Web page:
News you may have missed #844 (analysis on Snowden leak)

Edward SnowdenBy IAN ALLEN | |
►►Daniel Ellsberg: Snowden was right to flee US. “Many people compare Edward Snowden to me unfavorably for leaving the country and seeking asylum, rather than facing trial as I did. I don’t agree. The country I stayed in was a different America, a long time ago”, says Pentagon Papers whistleblower Daniel Ellsberg. And he continues: “I hope that he finds a haven, as safe as possible from kidnapping or assassination by US Special Operations forces, preferably where he can speak freely”.
►►NSA ‘in bed’ with German intelligence says Snowden. The fugitive US whistleblower Edward Snowden alleged on Sunday that the National Security Agency was “in bed together” with German intelligence despite claims by politicians in Chancellor Angela Merkel’s coalition that they were shocked by the extent of American spying in Germany. Snowden claimed that the NSA provided German intelligence, with analysis tools to help the organization monitor data flowing through Germany.
►►Can Snowden fly from Moscow to Caracas without being stopped? How can Snowden get from Moscow’s Sheremetyevo Airport, where he’s been holed up for nearly two weeks, to Venezuela, Bolivia or Nicaragua, which have indicated that they are willing to offer him political asylum? Former CIA analyst Allen Thomson took to Google Earth to answer the question of whether there’s a route Snowden might take that would allow him to fly from Moscow to, say, Caracas without crossing, as he puts it jokingly, the airspaces of “los Yanquis and their running dogs”.

US Army intel analyst arrested over Wikileaks probe

Bradley Manning

Bradley Manning

Speaking last Thursday at the annual Personal Democracy Conference in New York, Daniel Ellsberg said he was amazed that the US National Security Agency “can’t crack” Wikileaks. The former Pentagon employee, who in 1971 leaked the Pentagon Papers, was referring to the activist website that anonymously publishes secret governmental and corporate documents from around the world. But Ellsberg may have been talking too soon. On Sunday, Wired magazine’s Threat Level blog revealed that a US Army intelligence analyst had been detained for allegedly giving Wikileaks secret video footage and “hundreds of thousands of classified State Department records”. Specialist Bradley Manning, 22, was reportedly detained two weeks ago by the US Army’s Criminal Investigation Division while stationed in Forward Operating Base Hammer, near Baghdad, Iraq. Read more of this post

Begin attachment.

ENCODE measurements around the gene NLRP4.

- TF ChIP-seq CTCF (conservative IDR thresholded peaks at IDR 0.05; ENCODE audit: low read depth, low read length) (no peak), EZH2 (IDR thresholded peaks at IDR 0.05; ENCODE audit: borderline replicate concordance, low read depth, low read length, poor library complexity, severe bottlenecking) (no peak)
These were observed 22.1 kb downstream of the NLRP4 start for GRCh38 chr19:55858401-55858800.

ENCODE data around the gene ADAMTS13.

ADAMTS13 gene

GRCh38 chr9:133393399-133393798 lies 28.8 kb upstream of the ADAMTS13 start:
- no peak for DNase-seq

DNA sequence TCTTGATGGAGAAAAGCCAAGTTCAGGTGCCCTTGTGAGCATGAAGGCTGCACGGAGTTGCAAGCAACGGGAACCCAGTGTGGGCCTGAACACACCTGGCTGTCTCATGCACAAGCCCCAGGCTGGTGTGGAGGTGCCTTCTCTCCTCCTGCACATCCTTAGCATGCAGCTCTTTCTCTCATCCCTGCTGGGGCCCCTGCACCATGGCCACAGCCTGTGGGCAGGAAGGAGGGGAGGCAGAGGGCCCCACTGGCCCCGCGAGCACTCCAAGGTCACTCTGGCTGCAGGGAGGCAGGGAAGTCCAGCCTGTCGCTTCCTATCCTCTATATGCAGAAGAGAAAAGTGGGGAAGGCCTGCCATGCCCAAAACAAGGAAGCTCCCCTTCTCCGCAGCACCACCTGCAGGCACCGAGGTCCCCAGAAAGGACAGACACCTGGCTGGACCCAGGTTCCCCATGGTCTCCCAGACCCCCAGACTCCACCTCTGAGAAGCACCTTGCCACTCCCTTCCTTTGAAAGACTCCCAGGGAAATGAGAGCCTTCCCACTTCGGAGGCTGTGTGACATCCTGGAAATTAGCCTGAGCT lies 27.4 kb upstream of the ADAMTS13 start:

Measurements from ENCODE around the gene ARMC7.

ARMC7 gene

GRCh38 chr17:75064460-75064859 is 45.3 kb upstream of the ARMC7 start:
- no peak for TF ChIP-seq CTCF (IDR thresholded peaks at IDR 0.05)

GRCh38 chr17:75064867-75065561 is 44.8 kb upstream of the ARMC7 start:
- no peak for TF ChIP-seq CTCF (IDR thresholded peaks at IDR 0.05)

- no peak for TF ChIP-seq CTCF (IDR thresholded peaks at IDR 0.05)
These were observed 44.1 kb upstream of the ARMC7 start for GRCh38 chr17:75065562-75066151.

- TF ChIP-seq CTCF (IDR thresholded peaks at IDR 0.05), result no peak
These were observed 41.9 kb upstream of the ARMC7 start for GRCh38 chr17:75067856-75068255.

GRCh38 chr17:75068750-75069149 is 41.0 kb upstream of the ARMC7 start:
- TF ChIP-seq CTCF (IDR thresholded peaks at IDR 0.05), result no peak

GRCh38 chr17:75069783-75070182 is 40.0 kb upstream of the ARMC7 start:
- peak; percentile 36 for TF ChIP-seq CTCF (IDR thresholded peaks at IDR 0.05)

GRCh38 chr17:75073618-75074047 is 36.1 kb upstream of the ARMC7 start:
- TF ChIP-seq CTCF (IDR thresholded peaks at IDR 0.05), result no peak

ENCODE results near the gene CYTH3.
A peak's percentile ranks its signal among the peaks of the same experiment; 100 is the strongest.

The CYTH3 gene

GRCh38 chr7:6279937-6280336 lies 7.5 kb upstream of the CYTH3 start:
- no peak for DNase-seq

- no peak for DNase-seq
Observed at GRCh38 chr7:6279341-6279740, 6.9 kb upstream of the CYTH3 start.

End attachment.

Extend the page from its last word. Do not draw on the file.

News you may have missed #0120

  • Film on America’s most famous whistleblower. A new documentary film, The Most Dangerous Man in America: Daniel Ellsberg and the Pentagon Papers, examines the life of Daniel Ellsberg, a US Pentagon employee who leaked documents to the American public in order to stop the Vietnam War. Ellsberg, 78, is still a pariah in the US defense community. He told the Associated Press that at a RAND (research arm of the Pentagon, where he used to work) reunion several years back, no one would shake his hand.
  • Retired US Air Force officer convicted in China spying case. Retired US Air Force officer James W. Fondren Jr. faces a maximum of 20 years behind bars, after being convicted of selling classified information on US-China military relations to a Chinese agent and lying to the FBI about it. The US Department of Justice accused Fondren, 62, of being part of a spy ring that operated on US soil under the supervision of Chinese government officials, whom Fondren supplied with classified documents for over three years, beginning in 2004.
  • Request to halt CIA probe “nonsense” says former agent. A controversial request by seven former heads of the CIA to end the inquiry into abuse of terrorism suspects held by the Agency is “nonsense”, says Bob Baer, a 20-year CIA caseworker in the Mid-East and former CIA station chief in Iraq. “To say let’s not look further into this because it could upset the agency is like saying let’s not look into Bernie Madoff because it could upset the financial sector”, said Baer.

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